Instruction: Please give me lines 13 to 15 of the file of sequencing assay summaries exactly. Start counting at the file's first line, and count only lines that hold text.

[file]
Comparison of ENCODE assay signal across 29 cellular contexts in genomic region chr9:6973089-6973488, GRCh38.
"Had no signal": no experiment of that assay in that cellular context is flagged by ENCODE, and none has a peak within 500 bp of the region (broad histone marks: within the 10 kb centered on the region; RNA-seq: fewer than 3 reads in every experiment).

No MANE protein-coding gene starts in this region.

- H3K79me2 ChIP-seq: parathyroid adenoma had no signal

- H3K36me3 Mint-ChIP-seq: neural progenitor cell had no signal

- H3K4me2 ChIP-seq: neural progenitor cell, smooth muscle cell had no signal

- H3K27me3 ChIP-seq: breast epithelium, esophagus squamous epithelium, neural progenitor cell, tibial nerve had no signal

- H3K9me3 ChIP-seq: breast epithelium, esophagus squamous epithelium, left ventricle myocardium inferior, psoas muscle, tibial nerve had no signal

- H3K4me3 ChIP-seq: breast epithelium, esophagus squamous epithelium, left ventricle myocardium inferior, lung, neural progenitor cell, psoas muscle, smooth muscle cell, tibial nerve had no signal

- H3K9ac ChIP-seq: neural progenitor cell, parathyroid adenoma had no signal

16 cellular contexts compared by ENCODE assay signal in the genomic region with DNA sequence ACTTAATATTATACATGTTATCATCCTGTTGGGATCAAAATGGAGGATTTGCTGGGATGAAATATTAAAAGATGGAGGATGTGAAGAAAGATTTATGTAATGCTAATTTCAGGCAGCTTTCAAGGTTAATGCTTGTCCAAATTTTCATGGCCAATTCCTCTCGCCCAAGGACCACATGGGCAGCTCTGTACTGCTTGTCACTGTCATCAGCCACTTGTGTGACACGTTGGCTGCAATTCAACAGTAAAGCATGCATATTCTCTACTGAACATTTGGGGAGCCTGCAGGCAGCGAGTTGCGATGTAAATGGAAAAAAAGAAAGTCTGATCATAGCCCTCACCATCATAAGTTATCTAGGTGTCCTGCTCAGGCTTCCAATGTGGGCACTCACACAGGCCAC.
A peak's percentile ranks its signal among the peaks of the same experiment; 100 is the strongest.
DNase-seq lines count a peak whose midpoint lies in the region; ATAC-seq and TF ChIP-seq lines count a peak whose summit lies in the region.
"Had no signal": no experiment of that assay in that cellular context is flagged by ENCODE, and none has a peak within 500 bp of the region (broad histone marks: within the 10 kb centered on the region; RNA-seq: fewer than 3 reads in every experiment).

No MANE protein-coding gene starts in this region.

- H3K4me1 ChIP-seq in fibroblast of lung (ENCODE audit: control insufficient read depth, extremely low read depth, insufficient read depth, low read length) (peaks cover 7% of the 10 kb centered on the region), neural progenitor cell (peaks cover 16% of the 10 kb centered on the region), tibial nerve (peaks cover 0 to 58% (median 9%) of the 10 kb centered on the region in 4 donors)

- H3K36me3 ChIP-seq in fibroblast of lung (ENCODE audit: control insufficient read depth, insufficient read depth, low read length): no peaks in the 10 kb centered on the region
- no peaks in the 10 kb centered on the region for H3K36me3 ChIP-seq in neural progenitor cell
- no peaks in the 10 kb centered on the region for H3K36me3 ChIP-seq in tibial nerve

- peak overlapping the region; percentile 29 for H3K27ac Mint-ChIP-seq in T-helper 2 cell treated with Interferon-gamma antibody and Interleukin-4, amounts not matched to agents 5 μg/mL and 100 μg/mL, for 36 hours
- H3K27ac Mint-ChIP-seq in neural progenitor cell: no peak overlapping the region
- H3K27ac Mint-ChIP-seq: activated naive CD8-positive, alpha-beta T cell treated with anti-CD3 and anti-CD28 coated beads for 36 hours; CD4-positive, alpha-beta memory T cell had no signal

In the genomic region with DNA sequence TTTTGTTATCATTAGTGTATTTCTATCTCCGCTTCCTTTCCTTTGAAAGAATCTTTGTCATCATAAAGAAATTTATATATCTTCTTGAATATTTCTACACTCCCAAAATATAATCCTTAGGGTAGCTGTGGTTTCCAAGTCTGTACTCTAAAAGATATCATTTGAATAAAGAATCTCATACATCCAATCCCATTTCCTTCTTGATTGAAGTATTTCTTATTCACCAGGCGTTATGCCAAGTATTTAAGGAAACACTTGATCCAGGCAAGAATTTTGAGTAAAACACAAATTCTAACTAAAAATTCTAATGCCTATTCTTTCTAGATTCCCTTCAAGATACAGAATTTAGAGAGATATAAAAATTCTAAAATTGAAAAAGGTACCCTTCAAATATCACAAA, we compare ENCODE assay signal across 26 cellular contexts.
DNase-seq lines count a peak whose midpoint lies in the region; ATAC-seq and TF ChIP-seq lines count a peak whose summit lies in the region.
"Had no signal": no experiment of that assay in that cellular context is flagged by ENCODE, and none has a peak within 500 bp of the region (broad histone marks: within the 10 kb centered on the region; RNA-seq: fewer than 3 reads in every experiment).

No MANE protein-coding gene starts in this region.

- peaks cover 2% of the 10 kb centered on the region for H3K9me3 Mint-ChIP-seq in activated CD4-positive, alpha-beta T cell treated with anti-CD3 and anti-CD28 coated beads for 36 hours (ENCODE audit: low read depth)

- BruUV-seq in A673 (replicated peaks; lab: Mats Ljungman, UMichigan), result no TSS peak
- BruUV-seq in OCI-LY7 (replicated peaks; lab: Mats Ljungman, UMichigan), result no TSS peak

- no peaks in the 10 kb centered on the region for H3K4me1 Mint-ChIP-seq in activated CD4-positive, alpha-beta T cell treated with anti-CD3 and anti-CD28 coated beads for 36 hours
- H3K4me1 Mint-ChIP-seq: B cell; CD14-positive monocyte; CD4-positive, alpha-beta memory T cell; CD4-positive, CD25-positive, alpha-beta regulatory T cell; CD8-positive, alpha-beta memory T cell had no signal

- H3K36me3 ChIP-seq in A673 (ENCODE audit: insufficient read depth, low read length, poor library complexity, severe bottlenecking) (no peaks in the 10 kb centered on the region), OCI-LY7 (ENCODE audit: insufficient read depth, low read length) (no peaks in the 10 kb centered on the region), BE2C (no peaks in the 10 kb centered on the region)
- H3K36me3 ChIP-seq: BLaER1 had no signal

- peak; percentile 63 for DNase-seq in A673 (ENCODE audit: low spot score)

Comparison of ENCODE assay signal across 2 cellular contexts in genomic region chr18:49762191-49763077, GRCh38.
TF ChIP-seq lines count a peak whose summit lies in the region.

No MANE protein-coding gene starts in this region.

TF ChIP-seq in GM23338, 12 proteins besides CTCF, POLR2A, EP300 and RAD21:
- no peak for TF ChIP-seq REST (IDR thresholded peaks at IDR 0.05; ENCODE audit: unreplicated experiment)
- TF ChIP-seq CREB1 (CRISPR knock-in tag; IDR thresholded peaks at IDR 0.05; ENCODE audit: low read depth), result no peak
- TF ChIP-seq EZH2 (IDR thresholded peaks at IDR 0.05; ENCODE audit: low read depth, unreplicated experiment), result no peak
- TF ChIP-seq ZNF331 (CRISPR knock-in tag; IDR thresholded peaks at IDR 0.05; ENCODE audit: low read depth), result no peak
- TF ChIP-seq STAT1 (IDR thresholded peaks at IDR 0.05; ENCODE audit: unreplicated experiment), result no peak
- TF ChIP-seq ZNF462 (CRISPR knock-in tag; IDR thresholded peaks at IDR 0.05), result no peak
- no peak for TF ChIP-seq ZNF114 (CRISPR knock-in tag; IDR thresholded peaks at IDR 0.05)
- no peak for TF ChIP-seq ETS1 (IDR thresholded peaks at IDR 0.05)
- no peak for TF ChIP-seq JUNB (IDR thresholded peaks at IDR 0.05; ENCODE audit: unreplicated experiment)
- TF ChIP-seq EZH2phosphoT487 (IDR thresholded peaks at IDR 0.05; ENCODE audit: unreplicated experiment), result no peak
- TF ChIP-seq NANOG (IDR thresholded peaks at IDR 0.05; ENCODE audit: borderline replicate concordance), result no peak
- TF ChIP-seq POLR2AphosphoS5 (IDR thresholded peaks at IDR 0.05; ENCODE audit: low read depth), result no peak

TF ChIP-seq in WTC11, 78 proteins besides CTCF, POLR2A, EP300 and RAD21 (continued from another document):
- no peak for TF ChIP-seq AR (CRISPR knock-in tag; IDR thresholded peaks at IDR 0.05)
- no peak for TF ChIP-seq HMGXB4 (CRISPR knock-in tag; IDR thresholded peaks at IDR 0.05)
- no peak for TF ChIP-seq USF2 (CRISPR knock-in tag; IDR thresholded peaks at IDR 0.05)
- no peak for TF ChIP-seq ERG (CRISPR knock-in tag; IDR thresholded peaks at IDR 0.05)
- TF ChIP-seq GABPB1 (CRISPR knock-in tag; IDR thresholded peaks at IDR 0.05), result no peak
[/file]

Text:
DNase-seq lines count a peak whose midpoint lies in the region; ATAC-seq and TF ChIP-seq lines count a peak whose summit lies in the region.
"Had no signal": no experiment of that assay in that cellular context is flagged by ENCODE, and none has a peak within 500 bp of the region (broad histone marks: within the 10 kb centered on the region; RNA-seq: fewer than 3 reads in every experiment).

No MANE protein-coding gene starts in this region.